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A few months ago, I had to get myself a car because my car broke down on Route 29. After getting my car, I realized that there is both a GPS and a compass. You may not always need the GPS, but you will always need the compass. We have come a long way from the early days of the compass. One important feature about the compass is that it really does not take you home, it helps us to know whether we are heading north, south, east, or west.

A few meters away from the fortified walls of a Slave Castle in my native Ghana is a very large compass that's sculpted into the ground. Legend has it that Christopher Columbus visited that castle, saw the compass, and pointed West, and that was how he got to the Americas. It was not the case that Columbus knew where he was going; he simply sailed westwards because he followed the compass.

In last Sunday’s gospel reading, this is how Mark described the crowd Jesus met at the shore: “As he went ashore, he saw a great crowd; and he had compassion for them, because they were like sheep without a shepherd; and he began to teach them many things.” A sheep without a shepherd is no different from knowing where you are but do not know where you are going or what may be next. A compass points you towards a direction, towards a path on which you may find fulfillment and solace that you may desperately need.

A few questions have been raging in my mind the past couple of days... “Who are you?” “What are you here for?” “Who has called you?” More importantly, which compass guides you or points you in the direction you want to walk? The psalmist prays this faithful prayer in Psalm 86: Teach me your way, LORD, that I may rely on your faithfulness; give me an undivided heart, that I may fear your name.

"Talk to me about the compass which points me to you," says the psalmist.

Remember, in the gospel story, Jesus did not only see a dispirited crowd and showed compassion on them, but he also taught them. The teaching part or indeed the formation part of our Christian pilgrimage is one of the important tools that make our transformation possible. That is to say that availing ourselves to learn about the compass that leads us to God, is one of the most important ways of renewal and transformation. And to be honest with you, that is the only way we can know who we are, who it is that continuously calls us and desires for us to use Him as our compass.

Who is it that does not need a compass? A few days ago, I was called to the hospital to baptize a twenty-three-week-old baby who had been delivered prematurely and was near death two days after she was born. Unfortunately, the baby died about three minutes before I arrived. The mother was holding the baby, and the father sat by the mother while they cried. I could not help but cry. This child could have been anything in the world, but here we have a mother and father mourning a life that was not. What words of comfort would be enough for this couple? In their grief, they will need a compass.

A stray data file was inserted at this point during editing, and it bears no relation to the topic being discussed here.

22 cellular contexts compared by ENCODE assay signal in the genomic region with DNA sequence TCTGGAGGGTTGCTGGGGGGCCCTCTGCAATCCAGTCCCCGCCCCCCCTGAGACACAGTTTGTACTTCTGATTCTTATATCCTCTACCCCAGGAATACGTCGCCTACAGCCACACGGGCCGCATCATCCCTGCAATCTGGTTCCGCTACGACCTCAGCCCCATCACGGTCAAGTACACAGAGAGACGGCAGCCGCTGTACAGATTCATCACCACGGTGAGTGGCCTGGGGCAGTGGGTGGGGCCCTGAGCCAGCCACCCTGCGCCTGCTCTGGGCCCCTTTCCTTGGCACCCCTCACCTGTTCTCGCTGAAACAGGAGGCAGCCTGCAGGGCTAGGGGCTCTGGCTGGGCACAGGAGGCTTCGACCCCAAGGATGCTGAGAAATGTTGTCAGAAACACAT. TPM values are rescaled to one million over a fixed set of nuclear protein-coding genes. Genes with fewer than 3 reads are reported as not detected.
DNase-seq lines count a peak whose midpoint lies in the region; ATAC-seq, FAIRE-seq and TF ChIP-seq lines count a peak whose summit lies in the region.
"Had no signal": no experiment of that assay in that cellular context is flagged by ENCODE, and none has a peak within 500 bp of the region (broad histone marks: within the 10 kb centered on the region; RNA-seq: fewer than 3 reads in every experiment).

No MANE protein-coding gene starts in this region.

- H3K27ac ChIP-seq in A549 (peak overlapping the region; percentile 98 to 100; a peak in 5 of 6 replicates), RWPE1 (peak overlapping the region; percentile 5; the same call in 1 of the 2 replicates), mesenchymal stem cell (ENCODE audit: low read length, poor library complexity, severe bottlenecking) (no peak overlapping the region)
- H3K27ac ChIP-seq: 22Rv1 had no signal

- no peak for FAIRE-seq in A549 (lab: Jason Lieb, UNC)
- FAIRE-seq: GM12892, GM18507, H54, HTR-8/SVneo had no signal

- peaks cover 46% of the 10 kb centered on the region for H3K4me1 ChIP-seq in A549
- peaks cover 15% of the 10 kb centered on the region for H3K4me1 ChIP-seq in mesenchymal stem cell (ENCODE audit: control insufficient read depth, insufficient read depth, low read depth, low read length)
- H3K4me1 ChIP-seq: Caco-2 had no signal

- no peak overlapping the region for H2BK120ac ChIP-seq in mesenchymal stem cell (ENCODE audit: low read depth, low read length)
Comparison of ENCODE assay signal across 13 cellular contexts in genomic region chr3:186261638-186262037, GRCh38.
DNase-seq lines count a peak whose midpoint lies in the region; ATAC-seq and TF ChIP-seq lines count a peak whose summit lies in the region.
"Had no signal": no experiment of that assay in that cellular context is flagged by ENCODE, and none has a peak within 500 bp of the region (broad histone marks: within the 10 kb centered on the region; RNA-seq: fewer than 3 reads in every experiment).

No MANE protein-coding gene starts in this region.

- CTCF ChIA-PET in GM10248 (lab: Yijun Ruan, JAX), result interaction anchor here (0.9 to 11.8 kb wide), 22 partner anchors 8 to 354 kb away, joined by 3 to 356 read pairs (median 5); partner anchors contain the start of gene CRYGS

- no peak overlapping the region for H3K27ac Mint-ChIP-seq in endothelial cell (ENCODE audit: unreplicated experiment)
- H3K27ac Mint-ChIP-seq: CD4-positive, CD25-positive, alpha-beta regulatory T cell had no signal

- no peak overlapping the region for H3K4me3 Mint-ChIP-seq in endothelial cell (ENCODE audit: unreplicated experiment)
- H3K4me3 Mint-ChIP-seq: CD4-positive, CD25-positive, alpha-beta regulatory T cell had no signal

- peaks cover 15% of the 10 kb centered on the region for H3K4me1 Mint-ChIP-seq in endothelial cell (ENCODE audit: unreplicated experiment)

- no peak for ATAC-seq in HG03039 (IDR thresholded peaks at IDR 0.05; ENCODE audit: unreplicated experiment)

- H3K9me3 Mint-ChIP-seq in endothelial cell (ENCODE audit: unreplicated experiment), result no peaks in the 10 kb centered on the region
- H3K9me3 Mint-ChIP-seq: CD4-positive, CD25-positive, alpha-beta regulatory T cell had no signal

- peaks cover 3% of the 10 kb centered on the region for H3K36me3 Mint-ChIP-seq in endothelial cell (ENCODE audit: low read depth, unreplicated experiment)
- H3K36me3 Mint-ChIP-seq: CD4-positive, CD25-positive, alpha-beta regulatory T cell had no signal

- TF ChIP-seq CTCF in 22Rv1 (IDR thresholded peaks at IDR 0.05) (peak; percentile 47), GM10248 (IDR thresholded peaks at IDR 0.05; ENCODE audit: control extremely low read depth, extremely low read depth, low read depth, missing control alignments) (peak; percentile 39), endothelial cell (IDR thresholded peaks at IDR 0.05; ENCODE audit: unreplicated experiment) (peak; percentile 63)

We have all been witnesses to the devastating effects of the COVID-19 pandemic on our common lives. We have been exposed to our own vulnerabilities and to a reality check that seeks to remind us of life’s fragility. We can carry with ourselves this deep fear. In our anxiety, we will need a compass.

Many are the homes that are experiencing hardships of different kinds: kids are struggling with school, and there is never enough to satisfy each child. For some, there is little to no home life. Marriages are crumbling under the weight of mistrust and mischief; single parents are struggling to provide necessities for their families. There is this feeling of the home losing its luster. In our desire for a renewed sense of family, society, and home, we will need a compass.

Our friends at Lake Elkhorn Middle School would be blessed by the contribution you made in support of our School Supply Drive. At the very least, we know that those who need supplies for the next school year will receive them because of your kind generosity. The interesting bit is that our work does not end with the provision of supplies; we also must pray for them. They too need a compass.

One of the organizations that have started in-person meetings at our campus is Alcoholic Anonymous. It is particularly strange that they end their meetings with the Lord’s Prayer, even though a good number of them may not be practicing Christians. A couple of Saturdays ago, I heard the echo of the prayer whiles I worked in the office. They, and many others who fight daily to overcome their addiction, also need a compass.

The list is long, but I am sure you get the picture. We all - especially you and me - need a compass. We need the compass that reminds us to be thankful for everything, whether good or bad. We need that sense of direction that only the compass can offer us.

If the legend about Columbus is true, then perhaps we also need to stand on the compass of God’s word and point to the west, east, north, or south with confidence, knowing that we can never go away from the presence of God. Even if we go to the very depths of the sea, we will find Him there.

The story of the compass is not necessarily about being lost; it is about knowing whose you are, who called you, who you are, where you are, which direction you need to go, and how you will get to that font where the waters of comfort never runs out.

I wish you a safe journey.



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